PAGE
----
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Discussion Starter #1
I like the way Sampras retired after winning a slam title.
The last match of his career was the US Open title.
History will remember Sampras retired with something still left in the tank (even if some say he had almost nothing left in the tank).
It can forever be argued that he could have won more slams.

I know some people don't agree with that, but nobody can rule out the possibility Sampras would have won another Wimbledon and maybe another US Open or more.
Nobody can rule out the possibility of him getting an easy draw at the AO and winning it again etc.

And memories of Sampras will fade and disappear so eventually people in year 2100 will simply say "He retired after winning the US Open?".....And there will be no limit to what they think he could have won if he'd continued, because by then players will easily be playing until age 45 or 50.

If Federer retired at 2017 Australian Open, there would be no limit to what people would imagine he had left in the tank.
 

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And memories of Sampras will fade and disappear so eventually people in year 2100 will simply say "He retired after winning the US Open?".....And there will be no limit to what they think he could have won if he'd continued, because by then players will easily be playing until age 45 or 50.
I would say that almost nobody will be talking about Sampras in the year 2100. In fact, I'd say that few people will even be talking about Federer or Nadal. The attitude will probably be something like, "Yeah, I think I've heard of those dudes, but didn't they go out with the dinosaurs?" :grin2:
 

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No, because there's WTF at the end of the year -- you can have a chance of another big title with fewer competitors (and with margin of error being a Round Robin), while you would think it would be appropriate to just finish the season as a whole (and have a homecoming celebration).
 

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No, the best way to retire is when you no longer have the passion for the game. Sampras didn’t have any passion left after he won his final US Open. I’m sure he didn’t go into that tournament thinking if I win this, it’s over. I’m sure he intended to carry on playing, especially to give Wimbledon another shot. But like I said, his motivation had disappeared and he retired a year later without playing another match. I can bet my house that he regrets that decision badly, because his slam record was broken by not one, but two guys in the next 15 years.
 

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Discussion Starter #8
Nadal could have retired in 2011, he said he lost his passion that year.
He also said that he didn't give full effort in the 2015 Roland Garros QF (vs Djokovic).
 

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And memories of Sampras will fade and disappear so eventually people in year 2100 will simply say "He retired after winning the US Open?".....And there will be no limit to what they think he could have won if he'd continued, because by then players will easily be playing until age 45 or 50.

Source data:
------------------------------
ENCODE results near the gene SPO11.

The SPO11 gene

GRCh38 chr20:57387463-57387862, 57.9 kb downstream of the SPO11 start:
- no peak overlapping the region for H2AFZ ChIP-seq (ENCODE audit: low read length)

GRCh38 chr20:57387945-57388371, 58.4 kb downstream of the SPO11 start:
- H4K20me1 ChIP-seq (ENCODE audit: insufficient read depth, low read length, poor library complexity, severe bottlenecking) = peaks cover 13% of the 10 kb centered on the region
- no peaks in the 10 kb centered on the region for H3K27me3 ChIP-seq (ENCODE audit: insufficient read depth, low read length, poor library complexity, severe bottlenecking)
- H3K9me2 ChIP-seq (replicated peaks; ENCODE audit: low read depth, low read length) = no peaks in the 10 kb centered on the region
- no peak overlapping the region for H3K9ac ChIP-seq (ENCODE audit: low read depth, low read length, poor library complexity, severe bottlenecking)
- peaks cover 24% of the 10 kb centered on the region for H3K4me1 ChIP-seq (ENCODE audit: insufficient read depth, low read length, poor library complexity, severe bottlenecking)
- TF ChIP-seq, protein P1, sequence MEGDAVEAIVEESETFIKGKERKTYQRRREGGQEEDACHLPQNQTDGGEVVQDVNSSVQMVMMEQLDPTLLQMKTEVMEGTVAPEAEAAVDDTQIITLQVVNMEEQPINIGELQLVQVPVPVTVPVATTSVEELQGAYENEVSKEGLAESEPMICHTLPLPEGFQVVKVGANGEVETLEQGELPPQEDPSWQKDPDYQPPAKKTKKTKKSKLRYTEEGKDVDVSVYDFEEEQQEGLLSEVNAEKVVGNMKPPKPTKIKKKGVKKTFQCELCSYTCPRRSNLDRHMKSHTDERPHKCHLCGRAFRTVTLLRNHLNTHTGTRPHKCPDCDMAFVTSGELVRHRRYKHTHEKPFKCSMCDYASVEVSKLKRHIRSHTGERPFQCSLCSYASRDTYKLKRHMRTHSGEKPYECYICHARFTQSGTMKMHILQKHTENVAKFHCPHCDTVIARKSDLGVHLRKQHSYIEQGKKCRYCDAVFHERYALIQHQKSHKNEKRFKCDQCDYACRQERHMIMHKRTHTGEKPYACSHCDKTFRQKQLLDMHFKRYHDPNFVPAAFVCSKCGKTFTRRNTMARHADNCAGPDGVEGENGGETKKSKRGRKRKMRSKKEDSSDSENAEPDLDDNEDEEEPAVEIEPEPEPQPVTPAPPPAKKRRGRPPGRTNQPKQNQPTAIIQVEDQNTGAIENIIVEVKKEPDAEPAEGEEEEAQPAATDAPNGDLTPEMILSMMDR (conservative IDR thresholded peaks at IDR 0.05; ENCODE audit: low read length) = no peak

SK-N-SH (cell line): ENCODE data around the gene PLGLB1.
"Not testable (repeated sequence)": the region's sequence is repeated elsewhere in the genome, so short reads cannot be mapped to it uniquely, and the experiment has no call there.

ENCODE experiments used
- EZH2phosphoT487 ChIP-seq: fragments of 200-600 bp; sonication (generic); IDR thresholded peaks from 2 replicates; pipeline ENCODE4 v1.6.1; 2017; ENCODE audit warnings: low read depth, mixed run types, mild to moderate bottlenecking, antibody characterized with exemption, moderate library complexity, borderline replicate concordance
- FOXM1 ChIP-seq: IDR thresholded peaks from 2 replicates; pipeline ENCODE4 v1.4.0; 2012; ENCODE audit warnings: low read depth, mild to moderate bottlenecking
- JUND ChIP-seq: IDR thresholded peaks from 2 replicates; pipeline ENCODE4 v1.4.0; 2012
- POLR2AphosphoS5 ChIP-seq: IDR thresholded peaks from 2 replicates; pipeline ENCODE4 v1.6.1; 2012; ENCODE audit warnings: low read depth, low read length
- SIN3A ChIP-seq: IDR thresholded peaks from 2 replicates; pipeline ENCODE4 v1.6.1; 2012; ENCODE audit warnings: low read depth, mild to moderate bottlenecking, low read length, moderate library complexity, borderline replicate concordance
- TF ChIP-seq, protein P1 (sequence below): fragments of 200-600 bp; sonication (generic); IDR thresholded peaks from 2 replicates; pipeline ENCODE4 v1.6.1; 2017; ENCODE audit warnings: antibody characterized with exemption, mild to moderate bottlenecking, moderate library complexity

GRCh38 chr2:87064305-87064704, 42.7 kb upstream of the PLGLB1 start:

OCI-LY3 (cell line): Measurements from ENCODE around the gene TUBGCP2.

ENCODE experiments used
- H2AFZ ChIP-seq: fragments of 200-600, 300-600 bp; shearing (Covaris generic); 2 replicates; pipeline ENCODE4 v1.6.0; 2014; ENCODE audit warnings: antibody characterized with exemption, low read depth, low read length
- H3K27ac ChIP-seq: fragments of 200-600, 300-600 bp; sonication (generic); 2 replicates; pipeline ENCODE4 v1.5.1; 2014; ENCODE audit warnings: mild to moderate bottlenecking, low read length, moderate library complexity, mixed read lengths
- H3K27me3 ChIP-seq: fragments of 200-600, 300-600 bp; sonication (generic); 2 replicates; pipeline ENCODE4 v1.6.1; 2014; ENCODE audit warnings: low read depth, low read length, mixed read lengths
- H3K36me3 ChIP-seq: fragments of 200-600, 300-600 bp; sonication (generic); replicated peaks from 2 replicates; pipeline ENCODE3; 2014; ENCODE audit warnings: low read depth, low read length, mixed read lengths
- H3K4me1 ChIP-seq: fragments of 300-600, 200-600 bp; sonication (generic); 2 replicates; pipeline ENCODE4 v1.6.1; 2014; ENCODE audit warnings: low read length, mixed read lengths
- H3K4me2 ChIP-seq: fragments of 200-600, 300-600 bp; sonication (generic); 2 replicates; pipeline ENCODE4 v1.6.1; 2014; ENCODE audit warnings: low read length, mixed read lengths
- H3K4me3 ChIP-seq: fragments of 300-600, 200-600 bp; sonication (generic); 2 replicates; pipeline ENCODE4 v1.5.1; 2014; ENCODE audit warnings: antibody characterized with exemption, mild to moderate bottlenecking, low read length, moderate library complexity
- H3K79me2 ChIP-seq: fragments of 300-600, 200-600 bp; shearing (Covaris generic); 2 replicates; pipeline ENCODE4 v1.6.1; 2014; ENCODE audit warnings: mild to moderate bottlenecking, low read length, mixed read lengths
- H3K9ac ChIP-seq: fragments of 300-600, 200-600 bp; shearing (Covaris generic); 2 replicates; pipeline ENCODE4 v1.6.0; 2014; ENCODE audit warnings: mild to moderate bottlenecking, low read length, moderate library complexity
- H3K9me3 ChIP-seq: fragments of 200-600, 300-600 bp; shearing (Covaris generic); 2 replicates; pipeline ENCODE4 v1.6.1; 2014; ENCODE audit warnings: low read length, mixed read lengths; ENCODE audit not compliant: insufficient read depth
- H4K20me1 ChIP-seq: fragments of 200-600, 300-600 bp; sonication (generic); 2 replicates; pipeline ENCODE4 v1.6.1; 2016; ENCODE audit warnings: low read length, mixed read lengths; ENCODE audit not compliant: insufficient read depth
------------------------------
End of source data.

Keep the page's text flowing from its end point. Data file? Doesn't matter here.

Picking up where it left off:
If Federer retired at 2017 Australian Open, there would be no limit to what people would imagine he had left in the tank.
No limit? Hardly. Sampras didn't announce his retirement until August 2003, just before the US Open, having not competed in any tour events for 12 months, but even in 2001 he hadn't won a single title and his rank had dropped to No. 10, his lowest since 1989.

As for Federer, he was 35 and hadn't won a GS for 4½ years, so if he had retired after the 2017 AO, people would naturally have been surprised but would rightly have realised that his GS-winning days were limited. TBH, even as a Federer fan, I didn't expect him to successfully defend his AO title.

When it comes to playing until 45 or 50, Bill Tilden retired at the age of 53 and Ken Rosewall at the age of 46, so players may well keep going into their 40s in 2100, but I doubt they'll be winning slams at that age.
 

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Discussion Starter #10
No limit? Hardly. Sampras didn't announce his retirement until August 2003, just before the US Open, having not competed in any tour events for 12 months, but even in 2001 he hadn't won a single title and his rank had dropped to No. 10, his lowest since 1989.
That's why I said "even if some say he had almost nothing left in the tank" and "I know some people don't agree with that".
I already accounted for you twice.
And others will say he had more US Opens left in him because he made the USO Final in 2000, USO Final in 2001, and won it 2002.
 

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That's why I said "even if some say he had almost nothing left in the tank" and "I know some people don't agree with that".
I already accounted for you twice.
And others will say he had more US Opens left in him because he made the USO Final in 2000, USO Final in 2001, and won it 2002.